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I'm trying to dynamically run a .jar from a C# assembly (using Process.Start(info)). Now, from a console application I am able to just run:

ProcessStartInfo info = new ProcessStartInfo("java", "-jar somerandom.jar");

In an assembly, however, I keep getting a Win32Exception of "The system cannot find the file specified" and have to change the line to the full path of Java like so:

ProcessStartInfo info = new ProcessStartInfo("C:\\Program Files\\Java\\jre6\\bin\\java.exe", "-jar somerandom.jar");

This obviously won't do. I need a way to dynamically (but declaratively) determine the installed location of Java.

I started thinking of looking to the registry, but when I got there I noticed that there were specific keys for the versions and that they could not even be guaranteed to be numeric (e.g. "HKEY_LOCAL_MACHINE\SOFTWARE\JavaSoft\Java Runtime Environment\1.6" and "HKEY_LOCAL_MACHINE\SOFTWARE\JavaSoft\Java Runtime Environment\1.6.0_20").

What would be the most reliable "long-haul" solution to finding the most up-to-date java.exe path from a C# application?

Thanks much in advance.

- EDIT -

Thanks to a combination of GenericTypeTea's and Stephen Cleary's answers, I have solved the issue with the following:

private String GetJavaInstallationPath()
{
    String javaKey = "SOFTWARE\\JavaSoft\\Java Runtime Environment";
    using (var baseKey = RegistryKey.OpenBaseKey(RegistryHive.LocalMachine, RegistryView.Registry64).OpenSubKey(javaKey))
    {
        String currentVersion = baseKey.GetValue("CurrentVersion").ToString();
        using (var homeKey = baseKey.OpenSubKey(currentVersion))
            return homeKey.GetValue("JavaHome").ToString();
    }
}
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2 Answers 2

up vote 9 down vote accepted

You can do it through the registry. You were looking in the wrong place though. I knocked together a quick example for you:

private string GetJavaInstallationPath()
{
    string environmentPath = Environment.GetEnvironmentVariable("JAVA_HOME");
    if (!string.IsNullOrEmpty(environmentPath))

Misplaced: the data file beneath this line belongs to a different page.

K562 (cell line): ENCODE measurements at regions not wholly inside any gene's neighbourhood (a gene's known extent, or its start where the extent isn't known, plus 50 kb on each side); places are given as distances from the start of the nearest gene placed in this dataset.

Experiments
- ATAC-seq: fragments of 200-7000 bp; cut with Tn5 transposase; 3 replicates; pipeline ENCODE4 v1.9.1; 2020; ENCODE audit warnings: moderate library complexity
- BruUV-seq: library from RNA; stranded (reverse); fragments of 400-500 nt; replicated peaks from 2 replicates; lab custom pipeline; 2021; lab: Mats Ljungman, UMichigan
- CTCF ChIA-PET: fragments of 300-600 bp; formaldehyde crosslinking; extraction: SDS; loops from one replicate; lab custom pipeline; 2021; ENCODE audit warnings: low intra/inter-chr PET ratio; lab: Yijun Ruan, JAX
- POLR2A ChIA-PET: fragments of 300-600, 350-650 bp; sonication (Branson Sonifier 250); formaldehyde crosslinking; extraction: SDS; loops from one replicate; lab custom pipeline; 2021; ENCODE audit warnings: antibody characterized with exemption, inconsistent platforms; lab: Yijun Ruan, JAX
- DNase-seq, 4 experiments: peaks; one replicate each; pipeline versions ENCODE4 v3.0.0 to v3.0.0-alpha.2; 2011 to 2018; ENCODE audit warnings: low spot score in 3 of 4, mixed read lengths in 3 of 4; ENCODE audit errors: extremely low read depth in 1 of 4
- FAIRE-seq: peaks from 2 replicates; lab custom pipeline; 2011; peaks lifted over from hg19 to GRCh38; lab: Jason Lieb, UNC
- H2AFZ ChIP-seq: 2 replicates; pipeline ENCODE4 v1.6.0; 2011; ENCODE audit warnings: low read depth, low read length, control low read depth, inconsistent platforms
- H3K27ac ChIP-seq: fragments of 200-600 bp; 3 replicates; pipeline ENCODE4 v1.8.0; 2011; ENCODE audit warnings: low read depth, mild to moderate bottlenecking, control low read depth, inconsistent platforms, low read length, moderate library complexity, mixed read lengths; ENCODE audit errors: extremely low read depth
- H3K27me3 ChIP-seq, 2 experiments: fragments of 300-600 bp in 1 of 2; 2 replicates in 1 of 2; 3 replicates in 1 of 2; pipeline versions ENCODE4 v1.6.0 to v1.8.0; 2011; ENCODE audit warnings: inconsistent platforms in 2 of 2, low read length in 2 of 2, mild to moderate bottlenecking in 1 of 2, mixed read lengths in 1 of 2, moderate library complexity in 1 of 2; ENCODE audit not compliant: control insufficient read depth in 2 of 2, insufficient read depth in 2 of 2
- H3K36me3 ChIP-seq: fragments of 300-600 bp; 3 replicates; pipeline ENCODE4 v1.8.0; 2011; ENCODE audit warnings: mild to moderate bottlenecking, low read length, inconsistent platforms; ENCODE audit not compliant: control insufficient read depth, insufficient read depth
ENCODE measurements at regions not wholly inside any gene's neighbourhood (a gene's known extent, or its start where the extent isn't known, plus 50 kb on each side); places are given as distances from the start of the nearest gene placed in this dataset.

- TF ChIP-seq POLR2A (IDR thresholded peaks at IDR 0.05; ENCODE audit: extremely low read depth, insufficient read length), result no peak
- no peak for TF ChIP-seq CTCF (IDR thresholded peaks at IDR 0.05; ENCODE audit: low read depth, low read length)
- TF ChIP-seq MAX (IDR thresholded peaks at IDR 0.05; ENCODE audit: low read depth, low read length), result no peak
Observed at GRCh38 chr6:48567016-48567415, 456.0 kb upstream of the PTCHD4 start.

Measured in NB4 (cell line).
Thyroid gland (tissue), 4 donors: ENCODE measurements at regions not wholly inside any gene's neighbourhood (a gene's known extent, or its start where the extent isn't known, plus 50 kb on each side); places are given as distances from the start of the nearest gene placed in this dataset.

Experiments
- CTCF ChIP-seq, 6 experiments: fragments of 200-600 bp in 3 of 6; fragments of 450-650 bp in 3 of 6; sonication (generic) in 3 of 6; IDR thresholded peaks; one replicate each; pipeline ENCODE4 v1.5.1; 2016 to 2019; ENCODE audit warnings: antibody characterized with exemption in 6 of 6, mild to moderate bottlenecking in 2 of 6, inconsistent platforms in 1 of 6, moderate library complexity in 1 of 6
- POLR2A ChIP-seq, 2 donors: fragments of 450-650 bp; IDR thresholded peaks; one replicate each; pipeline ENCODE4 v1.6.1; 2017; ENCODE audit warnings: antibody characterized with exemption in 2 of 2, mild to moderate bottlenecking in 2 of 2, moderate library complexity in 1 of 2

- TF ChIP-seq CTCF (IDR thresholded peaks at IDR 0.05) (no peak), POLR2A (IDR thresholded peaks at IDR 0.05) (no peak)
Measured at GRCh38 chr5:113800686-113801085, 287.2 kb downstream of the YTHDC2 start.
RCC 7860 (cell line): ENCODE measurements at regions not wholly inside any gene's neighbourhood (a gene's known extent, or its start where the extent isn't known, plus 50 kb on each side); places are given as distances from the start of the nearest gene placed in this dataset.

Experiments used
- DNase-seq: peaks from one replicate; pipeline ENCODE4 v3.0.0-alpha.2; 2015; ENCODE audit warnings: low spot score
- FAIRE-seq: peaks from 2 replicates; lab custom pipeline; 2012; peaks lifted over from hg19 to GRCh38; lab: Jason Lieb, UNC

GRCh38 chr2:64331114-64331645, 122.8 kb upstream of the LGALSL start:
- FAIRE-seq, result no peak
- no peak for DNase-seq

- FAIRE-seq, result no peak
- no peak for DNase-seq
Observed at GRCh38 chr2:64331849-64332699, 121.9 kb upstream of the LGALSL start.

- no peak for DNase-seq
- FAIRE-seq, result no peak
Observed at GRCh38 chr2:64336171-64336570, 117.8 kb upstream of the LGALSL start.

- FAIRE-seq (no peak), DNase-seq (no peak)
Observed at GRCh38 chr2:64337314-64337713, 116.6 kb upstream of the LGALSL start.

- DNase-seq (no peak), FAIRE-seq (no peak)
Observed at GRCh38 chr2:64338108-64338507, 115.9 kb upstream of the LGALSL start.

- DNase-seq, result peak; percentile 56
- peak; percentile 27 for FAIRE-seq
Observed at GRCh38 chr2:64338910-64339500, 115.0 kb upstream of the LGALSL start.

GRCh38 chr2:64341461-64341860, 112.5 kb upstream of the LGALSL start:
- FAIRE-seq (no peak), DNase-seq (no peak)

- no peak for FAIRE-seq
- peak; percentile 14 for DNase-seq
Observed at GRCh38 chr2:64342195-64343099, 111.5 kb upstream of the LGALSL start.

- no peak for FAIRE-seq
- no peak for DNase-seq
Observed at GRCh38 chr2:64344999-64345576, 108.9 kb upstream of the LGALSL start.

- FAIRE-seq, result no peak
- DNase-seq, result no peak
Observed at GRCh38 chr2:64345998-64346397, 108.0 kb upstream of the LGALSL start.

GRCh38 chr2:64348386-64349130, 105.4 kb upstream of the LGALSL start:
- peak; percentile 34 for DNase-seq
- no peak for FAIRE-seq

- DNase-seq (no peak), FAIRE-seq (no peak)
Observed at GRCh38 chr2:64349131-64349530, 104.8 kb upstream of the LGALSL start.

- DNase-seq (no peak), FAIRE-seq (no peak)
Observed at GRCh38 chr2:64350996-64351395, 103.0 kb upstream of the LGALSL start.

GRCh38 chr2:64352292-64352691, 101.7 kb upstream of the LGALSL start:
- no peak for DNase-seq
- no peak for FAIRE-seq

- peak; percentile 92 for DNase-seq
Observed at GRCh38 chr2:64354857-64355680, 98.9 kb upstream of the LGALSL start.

{
       return environmentPath;
    }

    string javaKey = "SOFTWARE\\JavaSoft\\Java Runtime Environment\\";
    using (Microsoft.Win32.RegistryKey rk = Microsoft.Win32.Registry.LocalMachine.OpenSubKey(javaKey))
    {
        string currentVersion = rk.GetValue("CurrentVersion").ToString();
        using (Microsoft.Win32.RegistryKey key = rk.OpenSubKey(currentVersion))
        {
            return key.GetValue("JavaHome").ToString();
        }
    }
}

Then to use it, just do the following:

string installPath = GetJavaInstallationPath();
string filePath = System.IO.Path.Combine(installPath, "bin\\Java.exe");
if (System.IO.File.Exists(filePath))
{
    // We have a winner
}
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This looks perfect! Thanks for pointing out that I missed the CurrentVersion. I keep getting NullRef's on rk, though. ;( –  Lance May Jun 14 '10 at 15:44
1  
It is a common convention that the user can overwrite the "autodetected" java path with an environment variable called "JAVA_HOME". A programmer should respect hat and give that variable precedence: string java_path = Environment.GetEnvironmentVariable("JAVA_HOME") ?? GetJavaInstallationPath(); –  SchlaWiener Jun 14 '10 at 15:47
    
@Lance - I'm not a java expert, so this is only a best-guess. Have you had a look to see if the key is there? @SchlaWiener - Updated my answer to reflect your comment (I think). –  GenericTypeTea Jun 14 '10 at 15:51
    
@GenericTypeTea: Yes, it is there. The keys listed in my question exist (got them through RegEdit). @SchlaWiener: Thanks a ton for that. That's something I won't have to get kicked for later. ;) –  Lance May Jun 14 '10 at 15:57
    
@Lance - I don't know why it's returning null if the key's there then. It's going to be down to you to debug it I'm afraid. Please report back if you find out why. –  GenericTypeTea Jun 14 '10 at 16:02

As far as I know the idea is that the latest version of Java installed on the system is the first one found in the PATH environment variable, so you shouldn't need to look for any registry keys, just run the thing.

Try:

ProcessStartInfo info = new ProcessStartInfo("java.exe", "-jar somerandom.jar");

If it doesn't work make sure java.exe is in your path and let me know.

share|improve this answer
    
Unfortunately, no. If I check the info.EnvironmentVariables["path"], it does not contain Java. On the other hand, if I just open a command prompt, I can just > java -jar somerandom.jar all day, so I know it's supposed to be there. –  Lance May Jun 14 '10 at 15:19
    
Could you check which java.exe process runs when you run it from command prompt? –  Grzenio Jun 14 '10 at 15:21
    
@LanceMay, and also have you actually tried the version with extension after the name of the process? –  Grzenio Jun 14 '10 at 15:28
    
Yes, and they both work and don't work respectively in both situations. There seems to be no difference between the two. –  Lance May Jun 14 '10 at 15:34

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